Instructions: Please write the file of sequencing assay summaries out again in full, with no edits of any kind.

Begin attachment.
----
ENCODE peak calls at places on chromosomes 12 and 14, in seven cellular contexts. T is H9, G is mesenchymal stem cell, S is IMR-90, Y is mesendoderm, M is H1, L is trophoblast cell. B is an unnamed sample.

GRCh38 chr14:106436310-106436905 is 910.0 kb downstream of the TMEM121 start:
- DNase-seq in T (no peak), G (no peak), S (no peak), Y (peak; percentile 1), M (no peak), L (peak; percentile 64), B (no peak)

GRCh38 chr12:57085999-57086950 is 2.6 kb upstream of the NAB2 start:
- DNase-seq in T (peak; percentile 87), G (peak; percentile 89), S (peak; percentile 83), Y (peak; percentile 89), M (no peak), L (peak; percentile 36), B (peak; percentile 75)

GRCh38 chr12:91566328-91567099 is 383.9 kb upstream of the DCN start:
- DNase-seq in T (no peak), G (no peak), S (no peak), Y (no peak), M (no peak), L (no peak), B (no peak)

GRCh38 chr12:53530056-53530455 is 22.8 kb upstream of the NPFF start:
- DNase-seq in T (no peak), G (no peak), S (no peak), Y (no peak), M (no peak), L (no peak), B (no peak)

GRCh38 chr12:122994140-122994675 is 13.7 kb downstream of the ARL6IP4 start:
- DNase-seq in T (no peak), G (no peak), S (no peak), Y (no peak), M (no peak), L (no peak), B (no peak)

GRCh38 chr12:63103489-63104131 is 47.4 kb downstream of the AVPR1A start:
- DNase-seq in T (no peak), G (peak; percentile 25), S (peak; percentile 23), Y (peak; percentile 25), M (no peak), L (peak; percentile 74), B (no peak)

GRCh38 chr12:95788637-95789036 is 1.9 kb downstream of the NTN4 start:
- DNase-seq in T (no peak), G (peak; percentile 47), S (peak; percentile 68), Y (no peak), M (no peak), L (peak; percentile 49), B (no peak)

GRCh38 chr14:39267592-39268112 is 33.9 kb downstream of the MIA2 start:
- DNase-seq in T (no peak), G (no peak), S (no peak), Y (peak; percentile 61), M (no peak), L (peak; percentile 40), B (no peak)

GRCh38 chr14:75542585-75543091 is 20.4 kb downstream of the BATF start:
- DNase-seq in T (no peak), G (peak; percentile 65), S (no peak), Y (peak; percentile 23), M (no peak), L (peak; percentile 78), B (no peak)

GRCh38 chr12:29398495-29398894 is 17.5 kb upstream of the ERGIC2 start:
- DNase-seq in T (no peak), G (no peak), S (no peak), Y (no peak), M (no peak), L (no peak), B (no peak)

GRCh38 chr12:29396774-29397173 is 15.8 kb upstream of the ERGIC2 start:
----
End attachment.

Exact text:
ENCODE peak calls at places on chromosomes 12 and 14, in seven cellular contexts. T is H9, G is mesenchymal stem cell, S is IMR-90, Y is mesendoderm, M is H1, L is trophoblast cell. B is an unnamed sample.

GRCh38 chr14:106436310-106436905 is 910.0 kb downstream of the TMEM121 start:
- DNase-seq in T (no peak), G (no peak), S (no peak), Y (peak; percentile 1), M (no peak), L (peak; percentile 64), B (no peak)

GRCh38 chr12:57085999-57086950 is 2.6 kb upstream of the NAB2 start:
- DNase-seq in T (peak; percentile 87), G (peak; percentile 89), S (peak; percentile 83), Y (peak; percentile 89), M (no peak), L (peak; percentile 36), B (peak; percentile 75)

GRCh38 chr12:91566328-91567099 is 383.9 kb upstream of the DCN start:
- DNase-seq in T (no peak), G (no peak), S (no peak), Y (no peak), M (no peak), L (no peak), B (no peak)

GRCh38 chr12:53530056-53530455 is 22.8 kb upstream of the NPFF start:
- DNase-seq in T (no peak), G (no peak), S (no peak), Y (no peak), M (no peak), L (no peak), B (no peak)

GRCh38 chr12:122994140-122994675 is 13.7 kb downstream of the ARL6IP4 start:
- DNase-seq in T (no peak), G (no peak), S (no peak), Y (no peak), M (no peak), L (no peak), B (no peak)

GRCh38 chr12:63103489-63104131 is 47.4 kb downstream of the AVPR1A start:
- DNase-seq in T (no peak), G (peak; percentile 25), S (peak; percentile 23), Y (peak; percentile 25), M (no peak), L (peak; percentile 74), B (no peak)

GRCh38 chr12:95788637-95789036 is 1.9 kb downstream of the NTN4 start:
- DNase-seq in T (no peak), G (peak; percentile 47), S (peak; percentile 68), Y (no peak), M (no peak), L (peak; percentile 49), B (no peak)

GRCh38 chr14:39267592-39268112 is 33.9 kb downstream of the MIA2 start:
- DNase-seq in T (no peak), G (no peak), S (no peak), Y (peak; percentile 61), M (no peak), L (peak; percentile 40), B (no peak)

GRCh38 chr14:75542585-75543091 is 20.4 kb downstream of the BATF start:
- DNase-seq in T (no peak), G (peak; percentile 65), S (no peak), Y (peak; percentile 23), M (no peak), L (peak; percentile 78), B (no peak)

GRCh38 chr12:29398495-29398894 is 17.5 kb upstream of the ERGIC2 start:
- DNase-seq in T (no peak), G (no peak), S (no peak), Y (no peak), M (no peak), L (no peak), B (no peak)

GRCh38 chr12:29396774-29397173 is 15.8 kb upstream of the ERGIC2 start: